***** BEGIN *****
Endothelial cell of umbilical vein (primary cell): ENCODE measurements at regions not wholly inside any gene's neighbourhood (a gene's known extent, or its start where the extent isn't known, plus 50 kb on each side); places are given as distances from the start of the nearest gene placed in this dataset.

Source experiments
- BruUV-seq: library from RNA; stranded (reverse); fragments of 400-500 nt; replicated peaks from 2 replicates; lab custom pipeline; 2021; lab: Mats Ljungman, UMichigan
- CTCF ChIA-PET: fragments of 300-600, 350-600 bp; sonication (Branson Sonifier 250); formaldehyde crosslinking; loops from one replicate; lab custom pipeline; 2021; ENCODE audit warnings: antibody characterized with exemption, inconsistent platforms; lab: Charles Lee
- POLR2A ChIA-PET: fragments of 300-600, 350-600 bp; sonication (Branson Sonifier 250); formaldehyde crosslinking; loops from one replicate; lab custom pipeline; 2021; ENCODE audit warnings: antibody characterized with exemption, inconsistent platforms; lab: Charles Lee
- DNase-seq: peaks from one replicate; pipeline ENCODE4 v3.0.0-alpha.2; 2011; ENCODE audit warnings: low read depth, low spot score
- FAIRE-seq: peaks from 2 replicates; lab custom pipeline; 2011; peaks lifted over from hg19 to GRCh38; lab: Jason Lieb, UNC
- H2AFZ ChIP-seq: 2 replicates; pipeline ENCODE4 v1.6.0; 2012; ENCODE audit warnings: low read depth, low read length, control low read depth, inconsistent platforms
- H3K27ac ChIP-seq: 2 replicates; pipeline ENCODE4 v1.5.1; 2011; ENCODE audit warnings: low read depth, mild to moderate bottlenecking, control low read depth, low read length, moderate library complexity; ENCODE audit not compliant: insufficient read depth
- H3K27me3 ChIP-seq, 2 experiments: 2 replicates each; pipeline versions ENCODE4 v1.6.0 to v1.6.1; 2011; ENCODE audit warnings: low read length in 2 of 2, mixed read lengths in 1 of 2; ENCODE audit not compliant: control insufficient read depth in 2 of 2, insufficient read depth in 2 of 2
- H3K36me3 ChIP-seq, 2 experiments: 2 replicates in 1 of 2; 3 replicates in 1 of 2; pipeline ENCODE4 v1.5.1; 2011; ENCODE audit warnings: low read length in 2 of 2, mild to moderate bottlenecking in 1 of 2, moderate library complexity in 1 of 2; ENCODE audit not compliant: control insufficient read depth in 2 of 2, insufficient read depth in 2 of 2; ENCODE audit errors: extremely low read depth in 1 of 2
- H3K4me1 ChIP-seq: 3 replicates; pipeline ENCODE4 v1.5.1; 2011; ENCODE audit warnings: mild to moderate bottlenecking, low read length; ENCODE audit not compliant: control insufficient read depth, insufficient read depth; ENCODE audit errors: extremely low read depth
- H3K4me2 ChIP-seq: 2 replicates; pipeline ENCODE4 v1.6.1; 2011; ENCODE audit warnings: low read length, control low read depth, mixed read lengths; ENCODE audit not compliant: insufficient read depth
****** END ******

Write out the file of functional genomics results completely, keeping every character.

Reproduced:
Endothelial cell of umbilical vein (primary cell): ENCODE measurements at regions not wholly inside any gene's neighbourhood (a gene's known extent, or its start where the extent isn't known, plus 50 kb on each side); places are given as distances from the start of the nearest gene placed in this dataset.

Source experiments
- BruUV-seq: library from RNA; stranded (reverse); fragments of 400-500 nt; replicated peaks from 2 replicates; lab custom pipeline; 2021; lab: Mats Ljungman, UMichigan
- CTCF ChIA-PET: fragments of 300-600, 350-600 bp; sonication (Branson Sonifier 250); formaldehyde crosslinking; loops from one replicate; lab custom pipeline; 2021; ENCODE audit warnings: antibody characterized with exemption, inconsistent platforms; lab: Charles Lee
- POLR2A ChIA-PET: fragments of 300-600, 350-600 bp; sonication (Branson Sonifier 250); formaldehyde crosslinking; loops from one replicate; lab custom pipeline; 2021; ENCODE audit warnings: antibody characterized with exemption, inconsistent platforms; lab: Charles Lee
- DNase-seq: peaks from one replicate; pipeline ENCODE4 v3.0.0-alpha.2; 2011; ENCODE audit warnings: low read depth, low spot score
- FAIRE-seq: peaks from 2 replicates; lab custom pipeline; 2011; peaks lifted over from hg19 to GRCh38; lab: Jason Lieb, UNC
- H2AFZ ChIP-seq: 2 replicates; pipeline ENCODE4 v1.6.0; 2012; ENCODE audit warnings: low read depth, low read length, control low read depth, inconsistent platforms
- H3K27ac ChIP-seq: 2 replicates; pipeline ENCODE4 v1.5.1; 2011; ENCODE audit warnings: low read depth, mild to moderate bottlenecking, control low read depth, low read length, moderate library complexity; ENCODE audit not compliant: insufficient read depth
- H3K27me3 ChIP-seq, 2 experiments: 2 replicates each; pipeline versions ENCODE4 v1.6.0 to v1.6.1; 2011; ENCODE audit warnings: low read length in 2 of 2, mixed read lengths in 1 of 2; ENCODE audit not compliant: control insufficient read depth in 2 of 2, insufficient read depth in 2 of 2
- H3K36me3 ChIP-seq, 2 experiments: 2 replicates in 1 of 2; 3 replicates in 1 of 2; pipeline ENCODE4 v1.5.1; 2011; ENCODE audit warnings: low read length in 2 of 2, mild to moderate bottlenecking in 1 of 2, moderate library complexity in 1 of 2; ENCODE audit not compliant: control insufficient read depth in 2 of 2, insufficient read depth in 2 of 2; ENCODE audit errors: extremely low read depth in 1 of 2
- H3K4me1 ChIP-seq: 3 replicates; pipeline ENCODE4 v1.5.1; 2011; ENCODE audit warnings: mild to moderate bottlenecking, low read length; ENCODE audit not compliant: control insufficient read depth, insufficient read depth; ENCODE audit errors: extremely low read depth
- H3K4me2 ChIP-seq: 2 replicates; pipeline ENCODE4 v1.6.1; 2011; ENCODE audit warnings: low read length, control low read depth, mixed read lengths; ENCODE audit not compliant: insufficient read depth